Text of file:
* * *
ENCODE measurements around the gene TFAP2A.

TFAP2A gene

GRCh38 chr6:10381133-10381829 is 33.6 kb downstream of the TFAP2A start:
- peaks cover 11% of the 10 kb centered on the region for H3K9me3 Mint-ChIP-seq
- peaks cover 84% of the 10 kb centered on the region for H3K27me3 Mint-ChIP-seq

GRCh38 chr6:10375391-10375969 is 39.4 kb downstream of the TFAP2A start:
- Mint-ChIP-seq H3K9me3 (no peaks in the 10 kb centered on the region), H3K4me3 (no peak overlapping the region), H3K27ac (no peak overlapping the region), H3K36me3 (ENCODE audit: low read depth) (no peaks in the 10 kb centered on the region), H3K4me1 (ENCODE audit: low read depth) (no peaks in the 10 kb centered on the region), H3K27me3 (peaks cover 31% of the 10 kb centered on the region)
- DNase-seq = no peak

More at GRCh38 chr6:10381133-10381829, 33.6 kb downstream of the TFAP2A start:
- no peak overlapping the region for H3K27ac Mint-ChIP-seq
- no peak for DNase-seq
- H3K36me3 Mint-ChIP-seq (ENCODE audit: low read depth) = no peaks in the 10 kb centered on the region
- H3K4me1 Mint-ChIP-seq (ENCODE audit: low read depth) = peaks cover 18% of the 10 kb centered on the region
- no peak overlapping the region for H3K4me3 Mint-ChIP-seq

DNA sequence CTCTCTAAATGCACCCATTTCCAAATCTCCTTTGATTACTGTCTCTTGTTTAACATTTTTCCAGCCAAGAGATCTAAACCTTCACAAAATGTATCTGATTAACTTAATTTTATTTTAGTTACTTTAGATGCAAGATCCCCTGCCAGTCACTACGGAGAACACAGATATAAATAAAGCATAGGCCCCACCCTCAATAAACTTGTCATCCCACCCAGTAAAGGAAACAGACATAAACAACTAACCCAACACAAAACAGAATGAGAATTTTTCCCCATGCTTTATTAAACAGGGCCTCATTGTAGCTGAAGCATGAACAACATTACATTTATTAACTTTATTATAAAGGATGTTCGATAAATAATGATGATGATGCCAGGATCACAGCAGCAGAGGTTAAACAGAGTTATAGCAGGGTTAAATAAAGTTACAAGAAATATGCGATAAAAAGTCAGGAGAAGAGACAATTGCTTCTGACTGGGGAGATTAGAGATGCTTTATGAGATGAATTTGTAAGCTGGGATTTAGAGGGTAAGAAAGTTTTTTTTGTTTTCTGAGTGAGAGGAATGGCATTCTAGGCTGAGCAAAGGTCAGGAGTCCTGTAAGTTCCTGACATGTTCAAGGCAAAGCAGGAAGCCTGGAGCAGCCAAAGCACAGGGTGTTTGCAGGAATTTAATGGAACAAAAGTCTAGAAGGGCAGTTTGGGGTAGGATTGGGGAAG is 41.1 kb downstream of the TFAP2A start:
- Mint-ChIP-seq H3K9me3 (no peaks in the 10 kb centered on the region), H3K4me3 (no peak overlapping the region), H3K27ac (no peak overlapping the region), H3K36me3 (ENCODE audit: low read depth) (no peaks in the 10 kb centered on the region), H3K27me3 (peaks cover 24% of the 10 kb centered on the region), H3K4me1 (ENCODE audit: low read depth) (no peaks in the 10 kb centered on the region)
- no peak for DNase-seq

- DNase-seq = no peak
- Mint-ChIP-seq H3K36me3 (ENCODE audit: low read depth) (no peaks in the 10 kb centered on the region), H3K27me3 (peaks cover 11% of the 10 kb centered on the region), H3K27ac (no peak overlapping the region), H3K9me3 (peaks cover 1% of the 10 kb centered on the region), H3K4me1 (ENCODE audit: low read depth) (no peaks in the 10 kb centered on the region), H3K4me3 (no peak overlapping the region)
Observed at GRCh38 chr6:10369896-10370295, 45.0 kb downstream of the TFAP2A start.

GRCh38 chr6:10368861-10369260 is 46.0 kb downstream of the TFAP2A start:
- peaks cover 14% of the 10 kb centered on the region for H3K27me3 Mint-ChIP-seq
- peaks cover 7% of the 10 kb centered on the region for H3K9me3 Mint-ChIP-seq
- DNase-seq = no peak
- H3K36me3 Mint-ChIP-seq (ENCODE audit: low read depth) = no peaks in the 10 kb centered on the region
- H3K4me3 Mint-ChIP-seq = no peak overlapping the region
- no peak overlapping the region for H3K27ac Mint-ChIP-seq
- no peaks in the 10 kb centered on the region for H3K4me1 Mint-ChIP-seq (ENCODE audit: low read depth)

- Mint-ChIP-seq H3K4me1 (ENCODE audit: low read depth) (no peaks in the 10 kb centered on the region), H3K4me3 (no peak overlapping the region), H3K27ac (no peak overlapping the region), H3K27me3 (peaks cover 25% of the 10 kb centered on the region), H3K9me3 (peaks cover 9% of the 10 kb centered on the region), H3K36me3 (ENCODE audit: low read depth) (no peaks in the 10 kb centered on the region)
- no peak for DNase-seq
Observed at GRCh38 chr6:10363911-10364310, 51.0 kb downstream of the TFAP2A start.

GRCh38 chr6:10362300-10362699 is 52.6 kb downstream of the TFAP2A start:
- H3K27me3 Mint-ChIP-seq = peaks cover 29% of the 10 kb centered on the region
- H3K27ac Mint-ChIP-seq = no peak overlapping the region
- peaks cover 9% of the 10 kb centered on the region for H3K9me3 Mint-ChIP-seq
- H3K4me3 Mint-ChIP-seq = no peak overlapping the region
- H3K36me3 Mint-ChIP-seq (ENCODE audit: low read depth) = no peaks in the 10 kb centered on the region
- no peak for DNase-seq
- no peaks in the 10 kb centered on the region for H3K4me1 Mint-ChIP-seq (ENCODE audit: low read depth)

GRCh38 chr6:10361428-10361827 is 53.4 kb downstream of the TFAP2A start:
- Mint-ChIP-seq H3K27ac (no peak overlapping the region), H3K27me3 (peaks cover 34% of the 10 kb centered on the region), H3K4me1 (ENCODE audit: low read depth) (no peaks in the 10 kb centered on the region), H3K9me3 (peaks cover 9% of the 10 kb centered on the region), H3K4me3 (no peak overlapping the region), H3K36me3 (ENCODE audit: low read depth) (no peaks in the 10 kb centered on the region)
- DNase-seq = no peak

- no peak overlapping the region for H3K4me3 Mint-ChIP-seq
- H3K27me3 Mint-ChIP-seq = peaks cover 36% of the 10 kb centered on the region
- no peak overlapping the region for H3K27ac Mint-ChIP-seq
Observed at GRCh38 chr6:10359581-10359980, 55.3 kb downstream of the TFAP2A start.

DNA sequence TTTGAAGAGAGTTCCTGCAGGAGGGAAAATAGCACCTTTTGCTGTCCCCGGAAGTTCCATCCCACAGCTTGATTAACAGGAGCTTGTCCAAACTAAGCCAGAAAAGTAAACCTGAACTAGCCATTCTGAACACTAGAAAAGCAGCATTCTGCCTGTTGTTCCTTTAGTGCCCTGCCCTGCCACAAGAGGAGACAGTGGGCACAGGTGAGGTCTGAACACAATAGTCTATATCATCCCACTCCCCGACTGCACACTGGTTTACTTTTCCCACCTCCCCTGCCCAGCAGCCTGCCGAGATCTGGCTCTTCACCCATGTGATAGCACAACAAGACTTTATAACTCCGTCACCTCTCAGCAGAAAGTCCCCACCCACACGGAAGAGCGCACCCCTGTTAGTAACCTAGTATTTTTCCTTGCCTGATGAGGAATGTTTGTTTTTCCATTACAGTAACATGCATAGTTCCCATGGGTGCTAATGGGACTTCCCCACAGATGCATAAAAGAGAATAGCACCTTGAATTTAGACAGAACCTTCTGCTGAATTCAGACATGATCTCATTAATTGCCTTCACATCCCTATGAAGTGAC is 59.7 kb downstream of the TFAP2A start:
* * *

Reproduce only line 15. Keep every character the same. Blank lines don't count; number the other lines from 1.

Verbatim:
DNA sequence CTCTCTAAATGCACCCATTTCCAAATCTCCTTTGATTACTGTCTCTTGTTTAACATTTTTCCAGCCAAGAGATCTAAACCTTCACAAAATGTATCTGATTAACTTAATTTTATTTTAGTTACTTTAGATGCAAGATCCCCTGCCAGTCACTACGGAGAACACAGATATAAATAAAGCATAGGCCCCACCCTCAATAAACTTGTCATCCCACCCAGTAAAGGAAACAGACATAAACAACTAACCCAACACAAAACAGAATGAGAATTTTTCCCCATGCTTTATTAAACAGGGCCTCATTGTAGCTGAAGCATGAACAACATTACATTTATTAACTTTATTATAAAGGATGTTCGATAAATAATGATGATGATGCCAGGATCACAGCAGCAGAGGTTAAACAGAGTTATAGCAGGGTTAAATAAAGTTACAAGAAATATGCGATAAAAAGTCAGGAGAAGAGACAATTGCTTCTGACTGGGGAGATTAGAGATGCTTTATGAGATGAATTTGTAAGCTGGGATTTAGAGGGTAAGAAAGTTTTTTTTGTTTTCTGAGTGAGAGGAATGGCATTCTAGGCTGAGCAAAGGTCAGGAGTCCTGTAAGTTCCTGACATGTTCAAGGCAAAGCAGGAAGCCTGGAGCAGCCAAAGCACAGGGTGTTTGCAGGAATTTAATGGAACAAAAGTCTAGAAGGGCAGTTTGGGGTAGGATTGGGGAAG is 41.1 kb downstream of the TFAP2A start: